In 2003 I published a book called Field Day - in part because I wanted to say something specific about schools and kids and education, but largely because I was frustrated with the apolitical nature of most radical writing about schools.
I started with two basic questions: Is institutionalizing our children for six hours a day, five days a week, for twelve years really the best we can do? And : How did we get to this point where we assume that’s a defensible idea?
From there I argued that there are alternatives to school as we know it and that local communities are in the best position to decide what kind of upbringing their children need. I offered a narrative about the history and construction of compulsory state schooling - and resistance to it - and tried to place compulsory schooling as clearly an effort explicitly based on social reproduction. To mind the argument that mandatory schooling is our best hope for egalitarianism is absurd on the face of it, and I want to puncture some of the reflexive cliches about ‘public’ schooling.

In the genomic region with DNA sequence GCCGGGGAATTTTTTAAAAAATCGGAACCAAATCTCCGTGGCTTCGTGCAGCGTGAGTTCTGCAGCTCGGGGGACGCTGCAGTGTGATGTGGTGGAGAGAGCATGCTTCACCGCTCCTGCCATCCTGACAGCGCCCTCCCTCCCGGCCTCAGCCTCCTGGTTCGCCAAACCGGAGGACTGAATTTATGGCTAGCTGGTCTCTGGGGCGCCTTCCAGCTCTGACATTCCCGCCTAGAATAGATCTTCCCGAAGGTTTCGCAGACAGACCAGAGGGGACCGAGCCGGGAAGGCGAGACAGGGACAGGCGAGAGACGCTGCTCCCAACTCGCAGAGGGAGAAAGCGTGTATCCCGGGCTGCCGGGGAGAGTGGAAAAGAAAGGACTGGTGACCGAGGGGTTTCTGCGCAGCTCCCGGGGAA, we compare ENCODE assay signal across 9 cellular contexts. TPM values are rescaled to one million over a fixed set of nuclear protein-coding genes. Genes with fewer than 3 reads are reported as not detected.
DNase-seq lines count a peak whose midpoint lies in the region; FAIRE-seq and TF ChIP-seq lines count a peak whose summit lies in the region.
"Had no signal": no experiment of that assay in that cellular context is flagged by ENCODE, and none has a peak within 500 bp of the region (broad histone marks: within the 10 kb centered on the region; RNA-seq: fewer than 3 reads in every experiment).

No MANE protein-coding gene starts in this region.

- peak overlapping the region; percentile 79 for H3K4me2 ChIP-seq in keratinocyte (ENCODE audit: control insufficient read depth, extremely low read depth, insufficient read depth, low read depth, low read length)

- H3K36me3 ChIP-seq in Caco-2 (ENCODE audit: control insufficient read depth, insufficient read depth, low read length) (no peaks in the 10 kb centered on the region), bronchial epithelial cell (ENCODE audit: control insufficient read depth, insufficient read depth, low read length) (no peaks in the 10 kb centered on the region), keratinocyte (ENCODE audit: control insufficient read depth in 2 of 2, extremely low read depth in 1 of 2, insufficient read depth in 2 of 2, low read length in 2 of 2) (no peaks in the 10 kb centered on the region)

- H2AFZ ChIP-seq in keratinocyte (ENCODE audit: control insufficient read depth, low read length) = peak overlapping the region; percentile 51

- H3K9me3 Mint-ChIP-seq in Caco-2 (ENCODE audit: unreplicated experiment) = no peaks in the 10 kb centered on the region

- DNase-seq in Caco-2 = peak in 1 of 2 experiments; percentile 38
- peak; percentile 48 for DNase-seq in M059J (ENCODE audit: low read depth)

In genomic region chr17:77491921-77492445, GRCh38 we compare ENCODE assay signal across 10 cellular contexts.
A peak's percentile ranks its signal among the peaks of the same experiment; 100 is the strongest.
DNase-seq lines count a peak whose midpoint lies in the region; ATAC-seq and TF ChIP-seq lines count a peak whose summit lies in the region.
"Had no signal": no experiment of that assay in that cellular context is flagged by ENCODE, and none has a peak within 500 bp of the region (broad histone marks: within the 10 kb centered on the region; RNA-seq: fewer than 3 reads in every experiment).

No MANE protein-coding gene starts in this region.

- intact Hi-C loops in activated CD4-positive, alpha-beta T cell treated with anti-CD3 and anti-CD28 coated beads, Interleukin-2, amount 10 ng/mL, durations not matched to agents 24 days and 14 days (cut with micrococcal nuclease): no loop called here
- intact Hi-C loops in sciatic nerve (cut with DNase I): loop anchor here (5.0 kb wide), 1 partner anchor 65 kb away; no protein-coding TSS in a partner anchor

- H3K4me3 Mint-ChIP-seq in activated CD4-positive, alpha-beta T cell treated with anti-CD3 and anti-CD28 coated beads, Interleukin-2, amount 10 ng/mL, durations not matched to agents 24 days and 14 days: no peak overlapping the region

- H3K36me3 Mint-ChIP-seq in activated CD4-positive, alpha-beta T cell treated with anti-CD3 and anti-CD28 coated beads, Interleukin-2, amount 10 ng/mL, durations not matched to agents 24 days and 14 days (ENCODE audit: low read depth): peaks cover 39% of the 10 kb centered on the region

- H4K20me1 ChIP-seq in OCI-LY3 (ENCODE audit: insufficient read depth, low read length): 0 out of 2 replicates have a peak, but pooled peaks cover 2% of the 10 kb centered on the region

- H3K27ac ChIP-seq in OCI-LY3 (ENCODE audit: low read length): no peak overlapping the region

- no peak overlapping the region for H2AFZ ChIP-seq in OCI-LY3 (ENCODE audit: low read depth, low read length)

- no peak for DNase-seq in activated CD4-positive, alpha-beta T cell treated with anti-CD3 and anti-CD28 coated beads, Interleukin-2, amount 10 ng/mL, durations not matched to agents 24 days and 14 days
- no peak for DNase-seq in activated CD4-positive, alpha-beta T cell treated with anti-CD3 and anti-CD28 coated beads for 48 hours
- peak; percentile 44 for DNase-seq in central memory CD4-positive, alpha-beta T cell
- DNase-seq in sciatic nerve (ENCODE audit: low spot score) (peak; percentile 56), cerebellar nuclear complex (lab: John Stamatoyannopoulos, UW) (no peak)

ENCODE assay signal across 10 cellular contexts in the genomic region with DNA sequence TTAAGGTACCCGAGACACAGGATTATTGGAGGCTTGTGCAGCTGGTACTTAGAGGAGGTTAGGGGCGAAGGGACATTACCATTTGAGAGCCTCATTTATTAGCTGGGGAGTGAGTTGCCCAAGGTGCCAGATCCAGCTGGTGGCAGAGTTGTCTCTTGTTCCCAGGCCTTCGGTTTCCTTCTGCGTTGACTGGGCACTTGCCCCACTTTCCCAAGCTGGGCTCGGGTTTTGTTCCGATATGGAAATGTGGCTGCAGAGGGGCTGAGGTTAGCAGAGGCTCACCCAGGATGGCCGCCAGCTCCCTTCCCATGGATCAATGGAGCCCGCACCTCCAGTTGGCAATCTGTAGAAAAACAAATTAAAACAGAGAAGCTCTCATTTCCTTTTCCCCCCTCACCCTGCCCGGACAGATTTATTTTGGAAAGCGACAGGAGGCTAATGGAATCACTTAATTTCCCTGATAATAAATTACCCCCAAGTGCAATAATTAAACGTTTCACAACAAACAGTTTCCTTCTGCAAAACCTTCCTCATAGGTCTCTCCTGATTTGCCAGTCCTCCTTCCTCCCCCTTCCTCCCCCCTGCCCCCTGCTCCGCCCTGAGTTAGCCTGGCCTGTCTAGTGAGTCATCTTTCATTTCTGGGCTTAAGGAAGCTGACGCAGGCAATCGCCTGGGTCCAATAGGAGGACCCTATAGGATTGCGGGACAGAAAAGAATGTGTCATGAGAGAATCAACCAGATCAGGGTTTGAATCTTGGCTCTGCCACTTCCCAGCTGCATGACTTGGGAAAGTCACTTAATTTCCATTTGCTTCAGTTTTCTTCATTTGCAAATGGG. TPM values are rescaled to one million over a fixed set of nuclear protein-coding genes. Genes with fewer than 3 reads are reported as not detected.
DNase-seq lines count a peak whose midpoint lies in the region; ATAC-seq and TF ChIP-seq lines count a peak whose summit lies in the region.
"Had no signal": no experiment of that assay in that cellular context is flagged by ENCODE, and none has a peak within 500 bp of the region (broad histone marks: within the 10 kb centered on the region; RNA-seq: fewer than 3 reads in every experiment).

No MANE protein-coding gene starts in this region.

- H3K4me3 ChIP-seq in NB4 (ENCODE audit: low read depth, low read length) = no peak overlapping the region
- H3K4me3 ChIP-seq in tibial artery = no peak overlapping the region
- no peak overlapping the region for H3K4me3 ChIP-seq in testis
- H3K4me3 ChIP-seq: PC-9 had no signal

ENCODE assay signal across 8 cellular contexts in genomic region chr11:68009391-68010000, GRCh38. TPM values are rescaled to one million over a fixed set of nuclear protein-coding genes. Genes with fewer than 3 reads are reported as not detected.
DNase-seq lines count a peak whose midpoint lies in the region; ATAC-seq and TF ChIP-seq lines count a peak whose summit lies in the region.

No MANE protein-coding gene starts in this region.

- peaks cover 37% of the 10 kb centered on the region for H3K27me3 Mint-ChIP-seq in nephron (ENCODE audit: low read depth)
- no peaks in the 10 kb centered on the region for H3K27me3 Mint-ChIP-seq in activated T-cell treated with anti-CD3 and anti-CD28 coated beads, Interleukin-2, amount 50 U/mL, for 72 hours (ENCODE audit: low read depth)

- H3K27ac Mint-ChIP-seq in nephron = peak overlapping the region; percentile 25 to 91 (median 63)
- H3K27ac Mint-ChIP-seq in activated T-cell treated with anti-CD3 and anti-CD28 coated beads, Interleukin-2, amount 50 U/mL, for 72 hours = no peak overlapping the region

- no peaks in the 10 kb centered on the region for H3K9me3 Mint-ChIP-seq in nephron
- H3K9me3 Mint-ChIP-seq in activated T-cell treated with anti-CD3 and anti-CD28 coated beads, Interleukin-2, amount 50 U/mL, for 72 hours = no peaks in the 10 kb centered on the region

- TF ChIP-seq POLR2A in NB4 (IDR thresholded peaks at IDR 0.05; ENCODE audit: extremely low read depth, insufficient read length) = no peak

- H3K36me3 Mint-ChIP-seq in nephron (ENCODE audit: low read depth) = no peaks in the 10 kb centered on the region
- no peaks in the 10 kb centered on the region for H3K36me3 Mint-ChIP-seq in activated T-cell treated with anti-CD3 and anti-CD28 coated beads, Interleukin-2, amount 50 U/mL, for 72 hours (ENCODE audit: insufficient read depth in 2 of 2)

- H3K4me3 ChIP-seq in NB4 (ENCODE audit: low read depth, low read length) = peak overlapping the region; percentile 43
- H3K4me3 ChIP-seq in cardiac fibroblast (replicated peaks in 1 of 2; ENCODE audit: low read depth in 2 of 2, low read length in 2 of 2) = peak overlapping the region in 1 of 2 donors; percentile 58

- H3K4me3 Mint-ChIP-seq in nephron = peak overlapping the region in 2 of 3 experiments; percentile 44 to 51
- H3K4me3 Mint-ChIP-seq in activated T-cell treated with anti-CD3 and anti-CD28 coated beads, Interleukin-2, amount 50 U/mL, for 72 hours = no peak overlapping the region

My argument is that we can do a lot better than this, that schools can be reimagined as commonly-held, democratic institutions that are genuinely supportive of kids, families and communities. I also argue that we don’t have to reinvent the wheel - there are answers and possibilities all around us.